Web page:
Virginia B. Wood recounts the Chronicle's Eat Drink Watch Movies event for those who couldn't attend and divulges the latest culinary news in Austin.

Eat Drink Watch Movies

The first edition of the food film festival is history. Sitting in the lobby of the Alamo Drafthouse North every night, the responses I heard were overwhelmingly positive. If you came out in support of the Capital Area Food Bank, we genuinely appreciate your attendance. If you weren't there, here's a sample of what you missed. Guests who saw Eat Drink Man Woman described how they quickly learned to read subtitles, handle chopsticks, and enjoy the food from Suzi's China Grill and Chinatown all at the same time. Blissed-out chocoholics emerged from watching Chocolat having stuffed themselves with elegant desserts from Dolce Vita clutching tiny gold boxes filled with chocolate sea shells and Nipples of Venus custom-made by Dr. Chocolate. I tried in vain to explain the concept of "small portions" to the generous proprietors of Hoover's Cooking and Gene's Po'Boys and watched the pleasantly gorged guests who viewed Soul Food waddle out of that theatre. Capacity crowds jammed the screenings of Big Night, sipping Proseco and eating slices of Timpano from Asti as it appeared on the screen and refreshing themselves with lemon granita from La Traviata before returning to reality. During the screening of Tortilla Soup, guests feasted on the guajillo chile-laced tortilla soup from Manuel's and Curra's capirotada with coffee cajeta ice cream before submitting lists of food films they'd like to see at future festivals. What fun we had! Sincerest thanks to the dish wizards at Austin RentAll Party for making the necessary supplies appear each day. There aren't enough positive adjectives in the dictionary to describe Tim and Karrie League, owners of the Alamo Drafthouse, and their staff of friendly, hard-working, positive, supportive, well-mannered, helpful, smart, and pleasant young people, but I at least had to give it a try. Thank you all very much.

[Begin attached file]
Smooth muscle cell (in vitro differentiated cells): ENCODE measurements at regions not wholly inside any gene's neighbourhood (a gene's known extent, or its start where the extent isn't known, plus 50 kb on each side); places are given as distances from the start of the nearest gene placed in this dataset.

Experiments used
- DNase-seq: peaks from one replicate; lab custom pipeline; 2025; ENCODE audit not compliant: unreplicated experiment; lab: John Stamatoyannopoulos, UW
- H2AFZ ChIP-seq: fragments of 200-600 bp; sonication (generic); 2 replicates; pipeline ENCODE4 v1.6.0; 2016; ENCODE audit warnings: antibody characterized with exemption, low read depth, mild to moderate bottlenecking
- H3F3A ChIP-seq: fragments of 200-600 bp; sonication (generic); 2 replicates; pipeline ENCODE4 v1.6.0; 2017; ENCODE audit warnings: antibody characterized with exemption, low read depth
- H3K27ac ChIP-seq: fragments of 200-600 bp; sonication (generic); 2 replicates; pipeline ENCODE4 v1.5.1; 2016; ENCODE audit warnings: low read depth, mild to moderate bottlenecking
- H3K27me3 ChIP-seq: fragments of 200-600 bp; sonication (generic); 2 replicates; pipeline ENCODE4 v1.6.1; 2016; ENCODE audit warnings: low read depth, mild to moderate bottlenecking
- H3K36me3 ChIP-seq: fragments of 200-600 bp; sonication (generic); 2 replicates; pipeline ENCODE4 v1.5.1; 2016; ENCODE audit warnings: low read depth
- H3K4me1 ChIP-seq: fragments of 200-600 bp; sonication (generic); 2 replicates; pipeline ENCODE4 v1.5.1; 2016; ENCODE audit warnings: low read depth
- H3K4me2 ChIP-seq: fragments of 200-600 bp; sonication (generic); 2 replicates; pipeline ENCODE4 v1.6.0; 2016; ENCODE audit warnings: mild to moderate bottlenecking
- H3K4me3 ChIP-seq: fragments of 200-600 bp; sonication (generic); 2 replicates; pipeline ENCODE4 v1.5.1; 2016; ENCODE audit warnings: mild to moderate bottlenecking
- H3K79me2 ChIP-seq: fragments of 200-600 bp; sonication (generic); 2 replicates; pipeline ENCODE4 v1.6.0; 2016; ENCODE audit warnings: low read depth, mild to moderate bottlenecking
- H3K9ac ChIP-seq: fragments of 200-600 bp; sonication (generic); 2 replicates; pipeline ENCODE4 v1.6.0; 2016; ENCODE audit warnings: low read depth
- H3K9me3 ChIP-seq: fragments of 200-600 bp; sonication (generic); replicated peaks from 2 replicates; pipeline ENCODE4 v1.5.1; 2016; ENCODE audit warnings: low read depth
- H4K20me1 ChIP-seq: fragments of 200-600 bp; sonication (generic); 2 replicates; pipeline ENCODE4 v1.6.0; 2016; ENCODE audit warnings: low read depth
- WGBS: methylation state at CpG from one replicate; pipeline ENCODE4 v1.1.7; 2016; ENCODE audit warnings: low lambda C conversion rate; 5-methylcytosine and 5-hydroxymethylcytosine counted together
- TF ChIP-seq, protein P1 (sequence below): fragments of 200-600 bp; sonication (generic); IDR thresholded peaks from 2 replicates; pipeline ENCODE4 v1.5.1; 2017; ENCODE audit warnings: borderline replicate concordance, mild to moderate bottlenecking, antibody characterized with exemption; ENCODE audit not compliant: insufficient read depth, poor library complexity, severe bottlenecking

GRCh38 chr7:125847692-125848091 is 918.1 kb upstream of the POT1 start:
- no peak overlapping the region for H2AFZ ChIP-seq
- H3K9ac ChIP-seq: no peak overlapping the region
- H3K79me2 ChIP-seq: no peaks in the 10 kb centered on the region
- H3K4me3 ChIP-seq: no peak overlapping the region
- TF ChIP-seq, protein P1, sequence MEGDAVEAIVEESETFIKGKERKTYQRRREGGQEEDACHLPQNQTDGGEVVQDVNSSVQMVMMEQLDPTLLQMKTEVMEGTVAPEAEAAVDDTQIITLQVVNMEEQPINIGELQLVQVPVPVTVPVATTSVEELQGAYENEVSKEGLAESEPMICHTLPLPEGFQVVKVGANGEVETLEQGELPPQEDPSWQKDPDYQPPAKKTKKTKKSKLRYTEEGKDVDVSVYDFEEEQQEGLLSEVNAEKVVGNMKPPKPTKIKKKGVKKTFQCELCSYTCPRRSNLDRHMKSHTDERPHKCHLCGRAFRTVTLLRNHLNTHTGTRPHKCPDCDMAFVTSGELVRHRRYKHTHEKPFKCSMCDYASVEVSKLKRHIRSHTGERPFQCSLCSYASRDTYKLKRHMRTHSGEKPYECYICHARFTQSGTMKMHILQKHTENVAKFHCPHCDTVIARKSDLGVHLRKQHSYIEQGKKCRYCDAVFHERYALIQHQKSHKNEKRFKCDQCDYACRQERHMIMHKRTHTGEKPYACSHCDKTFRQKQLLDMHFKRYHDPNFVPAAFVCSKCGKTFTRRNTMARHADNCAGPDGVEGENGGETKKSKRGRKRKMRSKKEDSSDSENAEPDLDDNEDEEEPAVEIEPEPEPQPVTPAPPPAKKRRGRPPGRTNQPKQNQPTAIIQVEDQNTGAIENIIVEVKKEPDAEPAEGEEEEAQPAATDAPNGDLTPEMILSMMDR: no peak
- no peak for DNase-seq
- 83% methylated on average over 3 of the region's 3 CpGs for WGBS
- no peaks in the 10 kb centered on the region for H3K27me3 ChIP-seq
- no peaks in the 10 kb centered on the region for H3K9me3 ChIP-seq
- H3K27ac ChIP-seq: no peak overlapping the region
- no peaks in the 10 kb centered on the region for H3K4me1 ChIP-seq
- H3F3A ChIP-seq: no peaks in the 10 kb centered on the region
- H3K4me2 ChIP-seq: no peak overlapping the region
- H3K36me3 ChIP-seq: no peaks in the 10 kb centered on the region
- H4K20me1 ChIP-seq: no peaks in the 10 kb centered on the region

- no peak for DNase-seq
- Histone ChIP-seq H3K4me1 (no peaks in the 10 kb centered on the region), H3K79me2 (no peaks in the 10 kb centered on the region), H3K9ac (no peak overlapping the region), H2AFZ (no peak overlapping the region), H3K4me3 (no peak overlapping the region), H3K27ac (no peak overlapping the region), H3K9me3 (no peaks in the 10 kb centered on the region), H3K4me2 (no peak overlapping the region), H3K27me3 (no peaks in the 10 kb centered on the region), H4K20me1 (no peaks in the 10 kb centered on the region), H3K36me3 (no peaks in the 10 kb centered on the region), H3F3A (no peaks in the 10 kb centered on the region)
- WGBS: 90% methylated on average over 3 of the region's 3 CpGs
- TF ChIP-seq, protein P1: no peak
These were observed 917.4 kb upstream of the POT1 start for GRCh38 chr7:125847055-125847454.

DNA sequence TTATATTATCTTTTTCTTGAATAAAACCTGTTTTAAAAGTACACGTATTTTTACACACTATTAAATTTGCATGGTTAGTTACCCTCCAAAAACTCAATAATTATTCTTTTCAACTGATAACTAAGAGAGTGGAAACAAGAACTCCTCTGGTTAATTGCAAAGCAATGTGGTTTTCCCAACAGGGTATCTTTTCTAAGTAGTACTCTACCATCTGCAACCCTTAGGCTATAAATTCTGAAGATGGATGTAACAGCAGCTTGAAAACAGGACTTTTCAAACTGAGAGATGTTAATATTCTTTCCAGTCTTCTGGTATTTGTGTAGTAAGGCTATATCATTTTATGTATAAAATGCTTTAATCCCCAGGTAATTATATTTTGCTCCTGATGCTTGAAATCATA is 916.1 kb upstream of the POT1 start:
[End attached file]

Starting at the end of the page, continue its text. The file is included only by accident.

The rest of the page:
Kudos to 25-year-old former Austinite Allison Heaton, who will enter the Culinary Institute of America's Culinary Bachelor program in April of 2002 on a $25,000 scholarship. Heaton entered the CIA's All American Apple Pie Scholarship contest this year by creating an original apple pie recipe, writing a 500-word essay, photographing her entry, and submitting it along with application forms and recommendations. Heaton and other finalists then attended a five-day bake-off at the culinary school's original campus in Hyde Park, New York, where she was named the winner. That must have been some apple pie!... After a few years' hiatus, Threadgill's (6416 N. Lamar, 451-5440; 301 W. Riverside, 472-9304) is back in the business of take-home holiday feasts. Ask your server or bartender for an order form or call 451-5440 to place a prepaid order that can be picked up, ready to re-heat and eat, on Nov. 19-21 at either location the $99.95 feast will feed eight to 10 people turkey, all the trimmings, rolls, gravy, cranberry sauce and pie ... Order now because supplies are limited. Another great idea for no-cooking holiday meals is the new Hoover's Cooking & Catering (6701 Burnet Rd., 453-3002) from the owners of the popular Manor Road down-home cooking restaurant. Check out their holiday menu at, and call in your order at the new location. Ethnic food lovers will be pleased to note the opening of Doña Emilia's (1411 E. 11th, 478-2520) where Patricia Cuero and her mother Emilia are cooking up the culinary specialties of their Colombian homeland. Before finding their own spot across the street from the Texas State Cemetery, the ladies were providing regular Colombian meals at the campus-area World Beat Cafe. According to Patricia Cuero, they plan to add dishes from other South American countries to their menu as time goes on. Can't wait to check this out.

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